• Hindrance to your goals

Bankruptcy makes it difficult to get mortgages and loans from financial institutions. It can also make it difficult for you to get a job as most employers view you as a person that’s not able to manage their resources and cannot be trusted with company resources.

  • You may lose property

In some rare occasions, you can lose your property if you decide to file for a chapter 7. As a young person struggling to get a job and grow your wealth, this can be quite detrimental as it pulls you back.

  • Negative credit score

Once you file for a chapter 7, your bankruptcy is reported to some credit bureaus. Unluckily, this record stays for about ten years before it is removed. Even if your financial status improves after filing for bankruptcy, it may be difficult to get a credit card or loan for a long time. This may result in missed investment opportunities that you will live to regret.


Your financial life is a crucial aspect that you should handle properly. If you find yourself in a financial crisis that can only be resolved by filing for bankruptcy, go for it but understand the impact that it will have. As a young person with a promising future, when filing for bankruptcy, ensure that you work with the best lawyers in your region, equip yourself with knowledge on chapter 7 and create a financial plan that will guide you after you have received your debt discharge. Remember, a financial crisis is not the end of your life as a young person, you have a lot to accomplish, and chapter 7 bankruptcy can help you achieve that.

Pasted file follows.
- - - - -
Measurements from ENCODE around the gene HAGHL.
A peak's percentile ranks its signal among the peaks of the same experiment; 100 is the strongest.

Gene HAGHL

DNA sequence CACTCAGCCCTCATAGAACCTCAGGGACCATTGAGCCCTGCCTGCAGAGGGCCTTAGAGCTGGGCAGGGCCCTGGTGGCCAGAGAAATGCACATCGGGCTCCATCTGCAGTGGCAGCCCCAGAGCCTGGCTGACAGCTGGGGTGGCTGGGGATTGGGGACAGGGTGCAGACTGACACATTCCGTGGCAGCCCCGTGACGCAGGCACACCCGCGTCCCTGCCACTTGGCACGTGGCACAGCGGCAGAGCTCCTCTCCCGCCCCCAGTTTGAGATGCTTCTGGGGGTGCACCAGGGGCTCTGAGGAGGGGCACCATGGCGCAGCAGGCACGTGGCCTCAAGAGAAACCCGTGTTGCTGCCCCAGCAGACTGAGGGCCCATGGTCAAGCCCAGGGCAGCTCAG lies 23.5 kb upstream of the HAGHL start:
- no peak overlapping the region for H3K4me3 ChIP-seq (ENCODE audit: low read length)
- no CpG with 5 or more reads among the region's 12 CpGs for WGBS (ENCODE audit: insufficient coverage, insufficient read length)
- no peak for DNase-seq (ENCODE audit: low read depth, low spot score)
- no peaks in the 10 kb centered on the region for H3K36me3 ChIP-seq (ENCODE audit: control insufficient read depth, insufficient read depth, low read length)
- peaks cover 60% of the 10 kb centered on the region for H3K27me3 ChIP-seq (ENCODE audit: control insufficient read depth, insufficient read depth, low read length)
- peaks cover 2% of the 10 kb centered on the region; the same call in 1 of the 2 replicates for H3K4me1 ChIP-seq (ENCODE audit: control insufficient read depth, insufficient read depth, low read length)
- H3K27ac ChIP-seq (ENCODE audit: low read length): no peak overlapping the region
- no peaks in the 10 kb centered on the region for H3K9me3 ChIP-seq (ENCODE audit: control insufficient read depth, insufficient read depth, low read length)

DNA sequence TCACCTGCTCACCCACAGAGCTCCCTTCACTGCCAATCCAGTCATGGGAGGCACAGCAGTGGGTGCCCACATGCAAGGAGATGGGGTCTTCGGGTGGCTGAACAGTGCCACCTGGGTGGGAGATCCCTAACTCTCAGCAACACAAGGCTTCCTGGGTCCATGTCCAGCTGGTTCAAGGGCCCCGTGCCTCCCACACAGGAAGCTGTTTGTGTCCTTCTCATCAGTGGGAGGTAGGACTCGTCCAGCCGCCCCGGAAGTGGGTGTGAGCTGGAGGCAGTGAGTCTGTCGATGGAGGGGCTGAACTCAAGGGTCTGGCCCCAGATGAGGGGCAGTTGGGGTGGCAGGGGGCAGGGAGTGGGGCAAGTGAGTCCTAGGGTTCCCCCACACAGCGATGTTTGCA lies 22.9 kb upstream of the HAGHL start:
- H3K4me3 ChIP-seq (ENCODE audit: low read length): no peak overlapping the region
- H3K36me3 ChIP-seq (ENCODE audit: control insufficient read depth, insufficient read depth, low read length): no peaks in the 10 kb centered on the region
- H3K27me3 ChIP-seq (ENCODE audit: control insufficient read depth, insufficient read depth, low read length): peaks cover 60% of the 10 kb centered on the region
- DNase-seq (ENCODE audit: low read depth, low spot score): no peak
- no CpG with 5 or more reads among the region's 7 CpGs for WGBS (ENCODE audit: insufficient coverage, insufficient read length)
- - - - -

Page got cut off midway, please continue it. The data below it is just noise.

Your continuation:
Call Michelle now at (973) 622-1584, or contact her online.

Michelle Labayen

Michelle Labayen

Michelle Labayen has been practicing Consumer and Bankruptcy law for more than 16 years. She is a member of the National Association of Consumer Bankruptcy Attorneys (NACBA), and the National Association of Consumer Attorneys ( NACA).

In addition, she is a Max Gardner Bootcamp graduate. Extensive experience has given Michelle a thorough understanding of bankruptcy, including:

  • Chapter 7
  • Chapter 13
  • Adversary Proceedings
  • Litigation under the Fair Credit Reporting Act
  • Litigation under the Fair Debt Collection Practice Act

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Contact Michelle, today, and get on the path to financial freedom.

The Law Office of Michelle Labayen, LLC Can Help With The Bankruptcy Process

Anyone can qualify to file for bankruptcy. There isn’t an exact amount of debt or financial difficulty required. You don’t have to show insolvency or meet a certain standard.

You should always speak with a lawyer before beginning the bankruptcy process to ensure it’s the best option for you. Michelle Labayen is a knowledgeable and experienced bankruptcy attorney with offices in New York, NY, and Newark, NJ. Florida licensed attorney Drew Gaddis is counsel and would be representing all clients in Florida.

Miami Bankruptcy Office

100 SE 2nd St Suite 2000 #A
Miami Tower
Miami, FL 33131
Phone: (786) 209-2327